Such was his upbringing, one in which any and indeed all riotous emotion was necessarily sacrificed at the temple of rational thought, that Marcel never explicitly approved of any public displays of ingratitude, even now when his better judgement conferred that the impatience was somehow justified, and so he sank deeper into his seat, sensing the same level of smouldering embarrassment he always imagined those second-rate divas must experience when they’re heckled at the Opera, or else those work colleagues of father’s, members of the lower echelons whom, for reasons obscure to him even now had accepted his papa’s invitation to dinner and proceeded to use all the cutlery in the wrong order and altogether shamelessly at that, clinking and clattering the stainless steel implements with such gay abandon, despite the disquieting presence of royalty, so that all eyes were inevitably focused on those unwary, unprimed colleagues in an attempt to preempt the next terrible faux-pas, although nobody, it can be mercifully concluded, was ever so jejune to stamp their feet and resorted, at most, to merely clearing their throat, prompting the kind of distraction, welcome ultimately in this vaguely humiliating context, to encourage mother to wheel out a nice steaming pot of infusion and those magical Madeleines again, although it must also be said …

    Prompted by an unusually short sentence in the 3rd volume of ‘Remembrance Of Things Past’ by Marcel Proust: “It was followed by an interval so long that the audience, who had returned to their places, grew impatient and began to stamp their feet.”

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  3. Nice one! I love those Type of characters. Especially on the Hollywood of those years and very often I wonder myself “what happened to that lady in the chorus?”… Impossible to contribute this time…it was clear I have not a clue of how to write in my preview “contribution” , I am reading know a horrendous job description for a more horrendous job offer and I have completely forgotten my WordPress password… Anyway, nice fiction and nice contributions…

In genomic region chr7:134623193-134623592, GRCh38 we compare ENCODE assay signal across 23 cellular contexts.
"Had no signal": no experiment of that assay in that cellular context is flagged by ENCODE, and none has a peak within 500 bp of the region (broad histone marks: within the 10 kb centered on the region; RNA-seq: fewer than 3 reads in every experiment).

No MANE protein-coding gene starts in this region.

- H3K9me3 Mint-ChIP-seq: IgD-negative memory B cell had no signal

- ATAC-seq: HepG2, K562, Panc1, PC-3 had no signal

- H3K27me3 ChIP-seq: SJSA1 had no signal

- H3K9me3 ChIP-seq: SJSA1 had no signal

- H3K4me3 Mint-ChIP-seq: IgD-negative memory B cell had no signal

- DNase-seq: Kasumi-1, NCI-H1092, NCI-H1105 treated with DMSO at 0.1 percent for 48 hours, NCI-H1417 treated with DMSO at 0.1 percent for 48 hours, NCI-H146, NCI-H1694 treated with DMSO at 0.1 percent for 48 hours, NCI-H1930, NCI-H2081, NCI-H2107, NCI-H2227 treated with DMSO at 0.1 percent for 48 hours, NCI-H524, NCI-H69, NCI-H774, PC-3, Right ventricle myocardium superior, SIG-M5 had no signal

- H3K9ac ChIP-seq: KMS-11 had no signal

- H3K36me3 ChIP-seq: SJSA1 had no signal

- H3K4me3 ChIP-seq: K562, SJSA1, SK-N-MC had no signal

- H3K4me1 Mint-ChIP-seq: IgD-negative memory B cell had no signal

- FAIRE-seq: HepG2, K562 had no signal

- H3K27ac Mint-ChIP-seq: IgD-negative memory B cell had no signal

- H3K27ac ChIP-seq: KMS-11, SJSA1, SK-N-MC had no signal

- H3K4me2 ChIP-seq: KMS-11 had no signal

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    1. Thank you for reading and your comment, Peter. I’m happy you share the same fascination with the fate of the chorus girls as I.
      But you should know that claiming to have no writing talent is no excuse in these parts… I let you off this time but the next one you’ll be in! I enjoyed your commuter existential love story CLING very much.
      Good luck with the job hunting, though you know that you don’t have to suffer pointlessly and that you can do what you love and get paid for it? All you have to do is take full responsibility for your life and all your decisions…
      keep me posted on that 🙂
      hugs
      Dagmar

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  4. My new Thomas Mann sentence starts off with the fuzzy impersonal pronoun ‘it’ (presumably denoting art, it’s vintage Thomas Mann after all) but that chestnut is old and tired: nobody talks about art in commercial fiction anymore (commercial fiction, exclaims Dagmar). A more modern referent is required–so, dear reader, I will provide one: strangulation. Actually, self-strangulation if the picture prompt is to be of any use in this exercise. You will agree that the practice is somewhat fastidious, taking place in a cloister-like environment–an over-refinement , if you will. But since Betty Blissom (pictured at top–a.k.a Hedda Gabler, a different one) is to be the heroine in a nouveau noir detective series, strangulation is best left for insignificant and pestiferous characters, otherwise the series is dead on arrival.